Epiphany In Eveline

824 Words 4 Pages
In the early years of the twentieth century Irish nationalism was at its peak, the people of Ireland were searching for a sense of belonging and a unifying national identity. James Joyce, an Irish novelist, wrote fifteen short stories that depict Irish middle class life in Dublin during this period of nationalism. He entitled the compilation of these short stories Dubliners. In each of these short stories the main character has an epiphany, a personal manifestation. In “Eveline”, the main character must undergo a self-reflecting journey to reach her epiphany of personal values.
The main character, Eveline is a young woman who endures a difficult life and seeks an opportunity to be freed from her hardships. She has to deal with the loss of
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Having limited options, she struggles with making her decision, one that will affect the rest of her life. Finally, when the time comes to decide she begins to think back to her past, she recalls the promise she made to her mother that she would keep the family together. Eveline comes to an epiphany that she must remain at home with her family. Her memories overshadow the fact that she has many personal issues at home. Frank gives her a clear choice to leave behind her troubles and be happy, but she chooses unhappiness instead. She is trapped by circumstances that are out of her control, these circumstances are a literal weight holding her down. She is powerless and does not have the ability to break free. Her fear of love for Frank and an unknown life in Buenos Aires makes her feel overwhelmed. “All the seas of the world tumbled about her heart. He was drawing her into them: he would drown her” (Joyce 34). It is not Frank that will drown her but rather the guilt she will feel if she left her family, breaking the promise to her mother. All these emotions lead to her feeling as if she will be submerged …show more content…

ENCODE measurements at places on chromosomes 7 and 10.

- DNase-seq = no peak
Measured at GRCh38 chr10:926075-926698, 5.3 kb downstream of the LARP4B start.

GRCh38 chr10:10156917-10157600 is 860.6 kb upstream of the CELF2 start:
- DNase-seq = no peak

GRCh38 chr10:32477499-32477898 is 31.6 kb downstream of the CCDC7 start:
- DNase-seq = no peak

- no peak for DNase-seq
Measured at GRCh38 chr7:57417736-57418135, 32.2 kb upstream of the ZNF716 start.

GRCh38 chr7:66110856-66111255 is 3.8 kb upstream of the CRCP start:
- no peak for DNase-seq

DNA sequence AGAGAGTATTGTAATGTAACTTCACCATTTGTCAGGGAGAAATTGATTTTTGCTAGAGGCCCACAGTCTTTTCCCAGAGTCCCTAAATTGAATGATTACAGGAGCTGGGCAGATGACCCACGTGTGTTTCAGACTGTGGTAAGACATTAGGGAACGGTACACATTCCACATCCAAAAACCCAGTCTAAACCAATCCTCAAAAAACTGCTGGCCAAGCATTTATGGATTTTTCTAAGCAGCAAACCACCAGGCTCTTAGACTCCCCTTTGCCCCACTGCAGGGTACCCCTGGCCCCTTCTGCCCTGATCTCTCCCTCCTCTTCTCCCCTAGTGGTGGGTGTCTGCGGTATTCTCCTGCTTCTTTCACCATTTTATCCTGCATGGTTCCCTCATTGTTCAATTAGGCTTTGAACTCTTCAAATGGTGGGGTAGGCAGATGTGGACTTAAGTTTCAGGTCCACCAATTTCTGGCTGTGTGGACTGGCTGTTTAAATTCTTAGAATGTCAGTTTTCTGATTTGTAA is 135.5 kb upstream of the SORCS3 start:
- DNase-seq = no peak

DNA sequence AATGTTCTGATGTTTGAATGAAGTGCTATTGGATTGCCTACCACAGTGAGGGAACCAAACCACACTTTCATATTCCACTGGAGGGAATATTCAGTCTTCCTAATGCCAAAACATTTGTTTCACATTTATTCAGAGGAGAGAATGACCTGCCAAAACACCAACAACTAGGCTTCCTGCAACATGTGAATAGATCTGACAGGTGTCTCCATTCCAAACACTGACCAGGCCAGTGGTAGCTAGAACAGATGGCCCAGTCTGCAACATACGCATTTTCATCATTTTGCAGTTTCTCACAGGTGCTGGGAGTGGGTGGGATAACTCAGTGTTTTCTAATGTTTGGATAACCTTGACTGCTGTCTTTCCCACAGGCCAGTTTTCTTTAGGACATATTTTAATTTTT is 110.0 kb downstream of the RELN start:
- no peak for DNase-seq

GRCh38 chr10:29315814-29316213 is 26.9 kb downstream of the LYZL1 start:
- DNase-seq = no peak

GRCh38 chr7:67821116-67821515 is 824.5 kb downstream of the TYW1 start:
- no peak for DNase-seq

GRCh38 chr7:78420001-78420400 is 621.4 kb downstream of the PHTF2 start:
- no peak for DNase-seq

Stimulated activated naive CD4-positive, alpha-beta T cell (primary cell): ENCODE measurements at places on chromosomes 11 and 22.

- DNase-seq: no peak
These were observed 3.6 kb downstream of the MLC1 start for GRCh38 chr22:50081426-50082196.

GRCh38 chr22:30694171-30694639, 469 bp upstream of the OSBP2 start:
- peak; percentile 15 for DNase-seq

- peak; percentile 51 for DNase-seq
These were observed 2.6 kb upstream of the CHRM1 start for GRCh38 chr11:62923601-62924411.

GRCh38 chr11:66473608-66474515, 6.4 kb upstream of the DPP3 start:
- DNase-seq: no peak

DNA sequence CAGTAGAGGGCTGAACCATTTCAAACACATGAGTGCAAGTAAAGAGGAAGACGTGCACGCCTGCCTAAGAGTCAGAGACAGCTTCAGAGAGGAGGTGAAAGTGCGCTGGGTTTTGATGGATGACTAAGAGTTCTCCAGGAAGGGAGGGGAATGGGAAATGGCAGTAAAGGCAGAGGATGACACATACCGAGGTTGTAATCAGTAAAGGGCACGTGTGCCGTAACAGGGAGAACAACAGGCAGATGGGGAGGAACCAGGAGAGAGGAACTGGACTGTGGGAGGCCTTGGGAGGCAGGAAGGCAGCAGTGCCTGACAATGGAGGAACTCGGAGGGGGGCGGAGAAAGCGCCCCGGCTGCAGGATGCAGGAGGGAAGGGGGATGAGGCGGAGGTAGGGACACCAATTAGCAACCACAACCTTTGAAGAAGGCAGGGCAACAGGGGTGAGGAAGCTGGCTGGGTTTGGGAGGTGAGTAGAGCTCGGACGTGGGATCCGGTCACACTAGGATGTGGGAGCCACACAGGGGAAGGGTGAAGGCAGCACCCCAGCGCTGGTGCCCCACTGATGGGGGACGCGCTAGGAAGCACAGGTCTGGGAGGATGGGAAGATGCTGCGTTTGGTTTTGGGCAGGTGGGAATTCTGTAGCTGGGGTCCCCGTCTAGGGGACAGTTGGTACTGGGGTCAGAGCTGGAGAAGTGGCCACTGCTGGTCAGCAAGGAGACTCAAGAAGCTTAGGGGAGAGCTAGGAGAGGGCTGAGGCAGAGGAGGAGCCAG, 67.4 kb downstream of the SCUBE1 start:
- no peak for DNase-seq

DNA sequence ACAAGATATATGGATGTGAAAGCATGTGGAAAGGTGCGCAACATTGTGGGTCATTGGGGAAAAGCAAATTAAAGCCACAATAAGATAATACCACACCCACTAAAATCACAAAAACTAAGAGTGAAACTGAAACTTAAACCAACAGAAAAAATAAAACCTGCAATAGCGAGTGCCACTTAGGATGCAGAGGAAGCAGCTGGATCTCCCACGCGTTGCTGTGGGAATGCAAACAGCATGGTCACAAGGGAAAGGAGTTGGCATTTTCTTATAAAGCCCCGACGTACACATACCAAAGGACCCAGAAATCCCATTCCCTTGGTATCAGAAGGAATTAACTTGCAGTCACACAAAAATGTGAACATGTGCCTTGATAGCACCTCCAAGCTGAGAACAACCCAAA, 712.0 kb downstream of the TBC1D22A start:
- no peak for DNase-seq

She chooses her familiar routine life rather than the chance to escape to a new land. She desires escape, but is more comfortable depending on her routine life and that overpowers her impulse to escape. Although she has the freedom to make whichever decision she wants, there are outside factors that are so great that impose on her freedom of will and limit her actual ability to make a decision. “Home! She looked round the room, reviewing all its familiar objects which she had dusted once a week for so many years, wondering where on earth all the dust came from. Perhaps she would never see again those familiar object from which she had never dreamed of being divided” (Joyce 30). She is imprisoned by routine, therefore her decision was already made for her. She is not of free will, but rather by the will of her family. Although she is looking for a new life with her lover, she knows she must stay with her family. This demonstrates the fact that she could not follow her true inclination to leave, but rather was forced to stay and support her family for the greater good of their wellbeing. Her love for Frank goes to waste when she decides to stay in Ireland and maintain her

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